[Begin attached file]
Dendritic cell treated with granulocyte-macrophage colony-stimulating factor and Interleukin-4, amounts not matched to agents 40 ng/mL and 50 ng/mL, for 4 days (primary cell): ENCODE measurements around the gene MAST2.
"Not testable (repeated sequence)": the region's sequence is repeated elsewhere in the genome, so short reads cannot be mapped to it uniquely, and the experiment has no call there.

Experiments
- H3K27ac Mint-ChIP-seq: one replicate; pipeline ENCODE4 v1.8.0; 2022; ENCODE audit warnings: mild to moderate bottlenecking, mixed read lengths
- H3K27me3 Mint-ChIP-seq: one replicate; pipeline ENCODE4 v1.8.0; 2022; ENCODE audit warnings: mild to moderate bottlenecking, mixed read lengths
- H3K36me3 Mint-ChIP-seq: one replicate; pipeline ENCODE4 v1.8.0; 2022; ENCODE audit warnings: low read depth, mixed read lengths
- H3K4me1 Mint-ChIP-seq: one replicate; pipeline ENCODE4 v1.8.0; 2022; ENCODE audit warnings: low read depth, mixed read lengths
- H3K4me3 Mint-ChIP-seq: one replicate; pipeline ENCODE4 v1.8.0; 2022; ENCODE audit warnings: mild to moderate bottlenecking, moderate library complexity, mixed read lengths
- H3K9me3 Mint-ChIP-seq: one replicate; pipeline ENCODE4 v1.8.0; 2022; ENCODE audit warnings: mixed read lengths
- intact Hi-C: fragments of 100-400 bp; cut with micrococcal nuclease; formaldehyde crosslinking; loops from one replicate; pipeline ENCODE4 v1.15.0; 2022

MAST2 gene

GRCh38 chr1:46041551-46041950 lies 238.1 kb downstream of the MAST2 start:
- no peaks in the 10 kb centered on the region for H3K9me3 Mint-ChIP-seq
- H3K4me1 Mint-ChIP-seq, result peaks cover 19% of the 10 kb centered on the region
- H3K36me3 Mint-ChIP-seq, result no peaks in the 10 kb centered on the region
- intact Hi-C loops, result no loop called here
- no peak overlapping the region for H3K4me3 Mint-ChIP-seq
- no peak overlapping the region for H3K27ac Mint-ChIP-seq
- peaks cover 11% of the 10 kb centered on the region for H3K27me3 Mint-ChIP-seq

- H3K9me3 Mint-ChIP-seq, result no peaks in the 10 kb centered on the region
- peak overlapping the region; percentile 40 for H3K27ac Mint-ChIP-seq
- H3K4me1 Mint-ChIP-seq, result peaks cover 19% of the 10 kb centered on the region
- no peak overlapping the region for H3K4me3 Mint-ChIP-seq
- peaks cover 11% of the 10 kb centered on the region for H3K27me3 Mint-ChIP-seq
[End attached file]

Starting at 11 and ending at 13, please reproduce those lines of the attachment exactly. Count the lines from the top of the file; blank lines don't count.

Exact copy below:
MAST2 gene

GRCh38 chr1:46041551-46041950 lies 238.1 kb downstream of the MAST2 start:
- no peaks in the 10 kb centered on the region for H3K9me3 Mint-ChIP-seq